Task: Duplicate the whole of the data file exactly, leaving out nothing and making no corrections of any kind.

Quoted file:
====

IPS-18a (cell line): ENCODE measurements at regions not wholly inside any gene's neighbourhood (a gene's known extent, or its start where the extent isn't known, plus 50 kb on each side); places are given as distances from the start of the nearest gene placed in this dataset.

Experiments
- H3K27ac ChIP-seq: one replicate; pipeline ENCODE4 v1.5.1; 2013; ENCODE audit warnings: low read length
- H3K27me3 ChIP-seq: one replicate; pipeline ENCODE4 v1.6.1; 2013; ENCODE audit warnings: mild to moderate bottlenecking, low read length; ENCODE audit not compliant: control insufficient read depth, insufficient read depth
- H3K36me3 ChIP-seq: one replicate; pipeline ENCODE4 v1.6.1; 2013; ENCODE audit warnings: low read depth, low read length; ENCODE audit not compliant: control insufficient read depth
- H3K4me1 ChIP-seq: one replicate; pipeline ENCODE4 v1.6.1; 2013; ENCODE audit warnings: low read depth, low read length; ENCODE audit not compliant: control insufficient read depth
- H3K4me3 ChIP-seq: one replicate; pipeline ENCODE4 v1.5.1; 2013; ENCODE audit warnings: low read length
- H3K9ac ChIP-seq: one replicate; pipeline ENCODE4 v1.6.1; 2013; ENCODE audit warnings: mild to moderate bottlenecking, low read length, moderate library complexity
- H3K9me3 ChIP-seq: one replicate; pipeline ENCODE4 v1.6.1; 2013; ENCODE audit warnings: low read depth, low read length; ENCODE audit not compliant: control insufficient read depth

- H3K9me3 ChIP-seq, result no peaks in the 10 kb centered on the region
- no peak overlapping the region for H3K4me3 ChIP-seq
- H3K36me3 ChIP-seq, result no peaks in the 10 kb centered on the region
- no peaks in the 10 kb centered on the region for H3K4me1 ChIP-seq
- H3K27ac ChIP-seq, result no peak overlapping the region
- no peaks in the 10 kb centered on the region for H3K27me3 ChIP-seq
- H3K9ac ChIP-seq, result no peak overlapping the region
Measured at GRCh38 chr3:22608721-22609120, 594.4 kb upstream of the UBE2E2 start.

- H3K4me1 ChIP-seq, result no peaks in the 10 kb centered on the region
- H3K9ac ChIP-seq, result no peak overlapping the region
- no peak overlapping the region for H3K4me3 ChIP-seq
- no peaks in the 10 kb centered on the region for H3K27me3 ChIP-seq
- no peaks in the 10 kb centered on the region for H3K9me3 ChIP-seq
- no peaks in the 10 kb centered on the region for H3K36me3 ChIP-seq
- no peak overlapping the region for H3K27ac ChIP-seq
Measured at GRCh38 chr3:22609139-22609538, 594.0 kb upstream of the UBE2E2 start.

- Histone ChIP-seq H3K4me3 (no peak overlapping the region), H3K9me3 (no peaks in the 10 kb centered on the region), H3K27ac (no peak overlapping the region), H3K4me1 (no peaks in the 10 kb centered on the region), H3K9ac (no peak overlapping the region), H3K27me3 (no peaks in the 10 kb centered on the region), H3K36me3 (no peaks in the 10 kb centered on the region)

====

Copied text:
IPS-18a (cell line): ENCODE measurements at regions not wholly inside any gene's neighbourhood (a gene's known extent, or its start where the extent isn't known, plus 50 kb on each side); places are given as distances from the start of the nearest gene placed in this dataset.

Experiments
- H3K27ac ChIP-seq: one replicate; pipeline ENCODE4 v1.5.1; 2013; ENCODE audit warnings: low read length
- H3K27me3 ChIP-seq: one replicate; pipeline ENCODE4 v1.6.1; 2013; ENCODE audit warnings: mild to moderate bottlenecking, low read length; ENCODE audit not compliant: control insufficient read depth, insufficient read depth
- H3K36me3 ChIP-seq: one replicate; pipeline ENCODE4 v1.6.1; 2013; ENCODE audit warnings: low read depth, low read length; ENCODE audit not compliant: control insufficient read depth
- H3K4me1 ChIP-seq: one replicate; pipeline ENCODE4 v1.6.1; 2013; ENCODE audit warnings: low read depth, low read length; ENCODE audit not compliant: control insufficient read depth
- H3K4me3 ChIP-seq: one replicate; pipeline ENCODE4 v1.5.1; 2013; ENCODE audit warnings: low read length
- H3K9ac ChIP-seq: one replicate; pipeline ENCODE4 v1.6.1; 2013; ENCODE audit warnings: mild to moderate bottlenecking, low read length, moderate library complexity
- H3K9me3 ChIP-seq: one replicate; pipeline ENCODE4 v1.6.1; 2013; ENCODE audit warnings: low read depth, low read length; ENCODE audit not compliant: control insufficient read depth

- H3K9me3 ChIP-seq, result no peaks in the 10 kb centered on the region
- no peak overlapping the region for H3K4me3 ChIP-seq
- H3K36me3 ChIP-seq, result no peaks in the 10 kb centered on the region
- no peaks in the 10 kb centered on the region for H3K4me1 ChIP-seq
- H3K27ac ChIP-seq, result no peak overlapping the region
- no peaks in the 10 kb centered on the region for H3K27me3 ChIP-seq
- H3K9ac ChIP-seq, result no peak overlapping the region
Measured at GRCh38 chr3:22608721-22609120, 594.4 kb upstream of the UBE2E2 start.

- H3K4me1 ChIP-seq, result no peaks in the 10 kb centered on the region
- H3K9ac ChIP-seq, result no peak overlapping the region
- no peak overlapping the region for H3K4me3 ChIP-seq
- no peaks in the 10 kb centered on the region for H3K27me3 ChIP-seq
- no peaks in the 10 kb centered on the region for H3K9me3 ChIP-seq
- no peaks in the 10 kb centered on the region for H3K36me3 ChIP-seq
- no peak overlapping the region for H3K27ac ChIP-seq
Measured at GRCh38 chr3:22609139-22609538, 594.0 kb upstream of the UBE2E2 start.

- Histone ChIP-seq H3K4me3 (no peak overlapping the region), H3K9me3 (no peaks in the 10 kb centered on the region), H3K27ac (no peak overlapping the region), H3K4me1 (no peaks in the 10 kb centered on the region), H3K9ac (no peak overlapping the region), H3K27me3 (no peaks in the 10 kb centered on the region), H3K36me3 (no peaks in the 10 kb centered on the region)